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The Religious way of Life

Religion is an integral and deep rooted part of Nepalese life, temples, monasteries, shrines, holy images and sacred paintings are seen almost everywhere. A majority of people in Nepal are Hindus, but Buddhism also has an important place in this country as the second most important religion because of the sizeable number of its devotees. Equally important, Hinduism and Buddhism are closely intertwined in Nepal, and it would take a lifetime to study and understand the complexities of the country's religious life.

Some do's and don'ts:

The Nepalese people are friendly and hospitable by nature. Therefore, visitors in general will have no difficulty in making adjustment. At the same time, one may be perplexed regarding some customs, traditions and manners as it usually happens in any unfamiliar society. Nepal, like any other country, has its own traditional ways to regulating life though it might be different in degrees to each individual visitor. In any case, the visitors are encouraged to observe and seethe ways of Nepalese people and share their experiences with them. It is in this spirit of understanding practical guidelines that could help make your stay delightful and rewarding in Nepal is given below:

  • In some temples, entrance may e prohibited for non- Hindus
  • Leather articles are prohibited inside temple precincts.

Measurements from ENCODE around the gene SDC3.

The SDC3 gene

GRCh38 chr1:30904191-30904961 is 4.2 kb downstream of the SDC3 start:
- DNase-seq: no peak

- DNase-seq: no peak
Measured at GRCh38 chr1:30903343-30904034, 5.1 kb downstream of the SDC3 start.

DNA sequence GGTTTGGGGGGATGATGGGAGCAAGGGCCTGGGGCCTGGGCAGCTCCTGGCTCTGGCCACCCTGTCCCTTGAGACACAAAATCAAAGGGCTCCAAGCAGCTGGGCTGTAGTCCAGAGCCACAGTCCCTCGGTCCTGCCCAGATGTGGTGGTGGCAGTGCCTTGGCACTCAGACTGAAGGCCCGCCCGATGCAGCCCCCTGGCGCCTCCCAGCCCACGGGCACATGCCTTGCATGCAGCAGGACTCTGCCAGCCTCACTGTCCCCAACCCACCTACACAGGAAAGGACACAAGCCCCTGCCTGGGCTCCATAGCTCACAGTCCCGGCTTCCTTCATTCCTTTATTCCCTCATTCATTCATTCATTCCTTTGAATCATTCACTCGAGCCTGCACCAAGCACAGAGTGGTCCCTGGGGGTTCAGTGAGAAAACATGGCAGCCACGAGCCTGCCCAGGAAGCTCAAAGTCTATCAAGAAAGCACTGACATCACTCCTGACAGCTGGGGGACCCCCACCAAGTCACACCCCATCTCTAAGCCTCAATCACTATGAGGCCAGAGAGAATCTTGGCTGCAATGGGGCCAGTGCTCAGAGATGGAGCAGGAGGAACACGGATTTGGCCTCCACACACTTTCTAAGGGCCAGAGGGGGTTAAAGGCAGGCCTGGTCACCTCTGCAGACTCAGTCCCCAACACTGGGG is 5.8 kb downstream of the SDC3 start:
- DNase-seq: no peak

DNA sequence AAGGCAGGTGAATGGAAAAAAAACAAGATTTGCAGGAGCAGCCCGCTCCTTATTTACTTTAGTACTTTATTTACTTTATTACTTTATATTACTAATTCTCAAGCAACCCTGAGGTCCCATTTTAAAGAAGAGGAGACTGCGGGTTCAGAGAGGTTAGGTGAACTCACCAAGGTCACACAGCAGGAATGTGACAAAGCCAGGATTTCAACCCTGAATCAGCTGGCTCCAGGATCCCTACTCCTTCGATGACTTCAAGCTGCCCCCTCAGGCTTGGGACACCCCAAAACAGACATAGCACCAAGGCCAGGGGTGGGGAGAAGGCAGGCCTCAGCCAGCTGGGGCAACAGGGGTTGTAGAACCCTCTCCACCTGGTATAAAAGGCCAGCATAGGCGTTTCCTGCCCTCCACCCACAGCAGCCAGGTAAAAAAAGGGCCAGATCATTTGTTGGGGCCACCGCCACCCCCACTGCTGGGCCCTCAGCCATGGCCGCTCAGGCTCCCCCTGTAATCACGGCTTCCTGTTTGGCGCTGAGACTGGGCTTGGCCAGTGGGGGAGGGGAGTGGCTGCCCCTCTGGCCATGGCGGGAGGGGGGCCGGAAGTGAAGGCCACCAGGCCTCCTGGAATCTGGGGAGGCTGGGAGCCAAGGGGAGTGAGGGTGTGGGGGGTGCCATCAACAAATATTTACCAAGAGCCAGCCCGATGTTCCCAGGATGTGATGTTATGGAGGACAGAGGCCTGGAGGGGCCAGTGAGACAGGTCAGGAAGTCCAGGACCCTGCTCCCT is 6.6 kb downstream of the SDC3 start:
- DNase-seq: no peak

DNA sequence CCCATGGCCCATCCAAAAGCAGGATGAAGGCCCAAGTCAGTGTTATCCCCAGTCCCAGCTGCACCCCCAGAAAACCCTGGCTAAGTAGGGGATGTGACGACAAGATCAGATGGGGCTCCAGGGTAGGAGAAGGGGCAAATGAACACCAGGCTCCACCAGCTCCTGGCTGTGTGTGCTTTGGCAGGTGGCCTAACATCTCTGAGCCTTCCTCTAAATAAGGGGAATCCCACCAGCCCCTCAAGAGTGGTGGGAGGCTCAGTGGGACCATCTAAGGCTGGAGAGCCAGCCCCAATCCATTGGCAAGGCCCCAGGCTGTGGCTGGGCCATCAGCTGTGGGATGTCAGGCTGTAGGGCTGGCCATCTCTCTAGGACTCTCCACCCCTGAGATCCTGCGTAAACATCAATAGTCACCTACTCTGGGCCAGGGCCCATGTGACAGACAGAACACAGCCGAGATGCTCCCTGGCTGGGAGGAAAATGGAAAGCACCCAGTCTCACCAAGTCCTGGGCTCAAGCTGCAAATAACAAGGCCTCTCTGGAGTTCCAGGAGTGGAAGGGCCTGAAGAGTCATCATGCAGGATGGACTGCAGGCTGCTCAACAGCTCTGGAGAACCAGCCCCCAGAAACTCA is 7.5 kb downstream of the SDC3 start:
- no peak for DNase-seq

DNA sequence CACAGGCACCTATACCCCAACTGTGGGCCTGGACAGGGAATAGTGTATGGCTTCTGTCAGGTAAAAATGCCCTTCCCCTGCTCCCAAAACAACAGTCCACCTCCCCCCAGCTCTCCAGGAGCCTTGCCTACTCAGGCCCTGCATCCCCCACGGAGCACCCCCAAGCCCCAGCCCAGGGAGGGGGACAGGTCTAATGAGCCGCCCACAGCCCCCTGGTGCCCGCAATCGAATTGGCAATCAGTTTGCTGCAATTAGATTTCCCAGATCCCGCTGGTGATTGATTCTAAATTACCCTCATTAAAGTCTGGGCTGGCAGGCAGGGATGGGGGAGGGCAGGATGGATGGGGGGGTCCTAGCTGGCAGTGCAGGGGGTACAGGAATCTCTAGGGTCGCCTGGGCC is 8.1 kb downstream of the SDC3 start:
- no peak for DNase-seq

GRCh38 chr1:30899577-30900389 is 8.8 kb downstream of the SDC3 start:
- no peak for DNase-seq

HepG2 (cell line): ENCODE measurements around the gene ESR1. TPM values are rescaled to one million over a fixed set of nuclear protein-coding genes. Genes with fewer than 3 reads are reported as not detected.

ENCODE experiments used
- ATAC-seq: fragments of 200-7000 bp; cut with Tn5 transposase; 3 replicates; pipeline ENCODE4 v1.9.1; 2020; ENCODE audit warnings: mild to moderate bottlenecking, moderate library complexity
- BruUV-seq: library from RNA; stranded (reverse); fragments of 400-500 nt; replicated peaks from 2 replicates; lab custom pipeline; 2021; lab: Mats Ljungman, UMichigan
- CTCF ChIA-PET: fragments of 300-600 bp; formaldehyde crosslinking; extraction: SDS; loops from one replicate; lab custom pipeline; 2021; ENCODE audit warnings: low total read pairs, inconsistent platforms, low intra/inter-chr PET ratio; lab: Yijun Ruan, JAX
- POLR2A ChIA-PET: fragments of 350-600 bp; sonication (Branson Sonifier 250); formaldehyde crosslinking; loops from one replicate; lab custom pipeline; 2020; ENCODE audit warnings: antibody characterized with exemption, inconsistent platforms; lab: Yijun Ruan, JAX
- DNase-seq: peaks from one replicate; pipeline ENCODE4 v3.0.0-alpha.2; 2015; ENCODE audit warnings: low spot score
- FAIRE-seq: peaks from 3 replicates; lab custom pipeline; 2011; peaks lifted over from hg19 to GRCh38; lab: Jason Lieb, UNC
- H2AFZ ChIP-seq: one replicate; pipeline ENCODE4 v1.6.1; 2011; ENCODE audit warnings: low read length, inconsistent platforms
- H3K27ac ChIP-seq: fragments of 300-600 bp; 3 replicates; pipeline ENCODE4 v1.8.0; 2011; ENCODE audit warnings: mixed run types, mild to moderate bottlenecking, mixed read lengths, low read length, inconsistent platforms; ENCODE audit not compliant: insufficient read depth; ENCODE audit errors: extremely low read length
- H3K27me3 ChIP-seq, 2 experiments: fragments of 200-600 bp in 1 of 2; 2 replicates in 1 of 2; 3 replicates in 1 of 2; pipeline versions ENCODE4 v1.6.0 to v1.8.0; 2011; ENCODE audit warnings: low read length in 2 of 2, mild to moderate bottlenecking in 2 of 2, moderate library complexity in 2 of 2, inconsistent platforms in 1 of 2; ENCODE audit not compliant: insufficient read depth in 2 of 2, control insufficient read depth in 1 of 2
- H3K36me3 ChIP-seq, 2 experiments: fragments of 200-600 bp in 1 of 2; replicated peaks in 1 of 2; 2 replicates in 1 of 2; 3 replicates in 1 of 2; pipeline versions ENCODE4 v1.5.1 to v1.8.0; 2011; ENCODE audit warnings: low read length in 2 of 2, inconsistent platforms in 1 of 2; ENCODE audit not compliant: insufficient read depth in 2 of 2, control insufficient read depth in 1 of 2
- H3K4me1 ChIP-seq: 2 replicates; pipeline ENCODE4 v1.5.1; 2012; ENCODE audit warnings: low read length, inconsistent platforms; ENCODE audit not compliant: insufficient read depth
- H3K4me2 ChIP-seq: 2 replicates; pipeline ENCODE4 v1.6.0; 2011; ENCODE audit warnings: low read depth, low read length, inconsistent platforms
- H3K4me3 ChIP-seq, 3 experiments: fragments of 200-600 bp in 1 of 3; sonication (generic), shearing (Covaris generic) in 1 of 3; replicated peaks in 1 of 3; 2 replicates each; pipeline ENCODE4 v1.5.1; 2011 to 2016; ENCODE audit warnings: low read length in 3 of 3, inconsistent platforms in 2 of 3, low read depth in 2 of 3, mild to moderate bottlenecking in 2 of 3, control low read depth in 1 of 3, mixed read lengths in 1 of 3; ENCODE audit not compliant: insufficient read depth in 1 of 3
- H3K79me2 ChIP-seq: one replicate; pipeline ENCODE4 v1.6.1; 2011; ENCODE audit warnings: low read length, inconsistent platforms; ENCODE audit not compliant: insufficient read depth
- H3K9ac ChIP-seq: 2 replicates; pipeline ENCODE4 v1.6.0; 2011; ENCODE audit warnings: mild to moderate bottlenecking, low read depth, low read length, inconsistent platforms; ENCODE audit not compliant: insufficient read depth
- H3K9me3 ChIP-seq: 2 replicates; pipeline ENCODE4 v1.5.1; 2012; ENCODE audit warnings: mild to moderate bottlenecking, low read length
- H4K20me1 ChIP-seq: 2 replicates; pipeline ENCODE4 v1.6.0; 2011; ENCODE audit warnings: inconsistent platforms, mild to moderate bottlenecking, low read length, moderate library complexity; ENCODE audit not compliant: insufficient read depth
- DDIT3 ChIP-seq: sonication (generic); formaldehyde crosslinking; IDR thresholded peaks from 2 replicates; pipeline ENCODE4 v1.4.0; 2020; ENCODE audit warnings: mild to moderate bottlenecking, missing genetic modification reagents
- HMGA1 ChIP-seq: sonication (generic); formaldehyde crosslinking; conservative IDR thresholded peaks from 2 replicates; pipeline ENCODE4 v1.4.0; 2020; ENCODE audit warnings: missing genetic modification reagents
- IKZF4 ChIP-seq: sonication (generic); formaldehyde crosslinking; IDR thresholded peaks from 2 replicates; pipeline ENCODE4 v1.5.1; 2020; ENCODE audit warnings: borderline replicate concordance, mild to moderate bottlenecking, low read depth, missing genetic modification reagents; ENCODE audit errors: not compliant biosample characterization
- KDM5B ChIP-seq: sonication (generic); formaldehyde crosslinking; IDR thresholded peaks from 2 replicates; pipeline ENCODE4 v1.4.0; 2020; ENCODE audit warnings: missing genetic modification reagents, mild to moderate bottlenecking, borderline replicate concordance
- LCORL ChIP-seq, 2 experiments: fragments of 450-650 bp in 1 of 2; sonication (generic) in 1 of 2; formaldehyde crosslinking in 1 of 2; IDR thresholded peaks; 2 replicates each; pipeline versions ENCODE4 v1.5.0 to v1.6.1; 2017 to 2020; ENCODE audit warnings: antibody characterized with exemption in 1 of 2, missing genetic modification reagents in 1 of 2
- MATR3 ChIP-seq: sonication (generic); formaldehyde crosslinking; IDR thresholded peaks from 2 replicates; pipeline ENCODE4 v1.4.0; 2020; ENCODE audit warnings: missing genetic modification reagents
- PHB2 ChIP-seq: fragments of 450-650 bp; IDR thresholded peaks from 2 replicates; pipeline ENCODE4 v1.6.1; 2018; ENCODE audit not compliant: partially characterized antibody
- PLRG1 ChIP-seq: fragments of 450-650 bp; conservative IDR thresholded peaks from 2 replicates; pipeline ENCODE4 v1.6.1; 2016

• It is better not to touch offerings or person when they are on way to shrines.
  • Beef is strictly prohibited among both Hindus and Buddhists. No female animal is slaughtered for food in Nepal.
  • Walking among temple and stupas is traditionally done clockwise.
  • It is better to ask before photographing places and people.
Social outlook:

Since the majority of our people live in rural areas, their outlook to life is simple and traditional. Infact, they take special delight in the company of foreign visitors, but there are certain things that are alien or embarrassing to Nepalese people. Therefore, here are a few things to keep in mind:

  • It is better to be decently clad when visiting any place. Sun and beachwear is not proper when roaming around. Briefs, shorts, bare shoulders and backs also may not be appreciated. However, one need not be stiff and overdressed but comfortably and decently attired.
  • Do not be offended if Nepalese lady hesitates to shake hands. In Nepal people, especially women, do not normally shake hands when they greet one another, but instead press palms togather in a prayer-like gesture known as "Namaste".
  • Public display of affection between man and woman is gazed upon. Do not do something that totally alien to the Nepalese.
  • We are hard on drug abuse. Trafficking and possession of drugs are taken as serious offence.
  • Charity breeds betters, and does not solve their basic problem. Therefore, do not encourage begging.
Additional important tips:

  • Beware of touts who claim to be representing companies and offer to take you bargain hunting.
  • Use hotel safety lockers for your valuables. Don't leave cash and other valuable things lying around the room.
  • Table manners in Nepal are quite different. from those at home. In typical and traditional Nepali houses, plates, knives, forks and spoons maybe absent from the dinner table. While eating, Nepalese people use their right hand. This does not mean, however, that the guests are not to use forks and spoons.
  • Any food or utensils touched by used knife or spoon or finger or lips or into which spitted has fallen as considered "Jutho" which means "contaminated". It would humiliate a person if such food were offered to him or her. Nor such dish containing such food be used again without is being properly washed.


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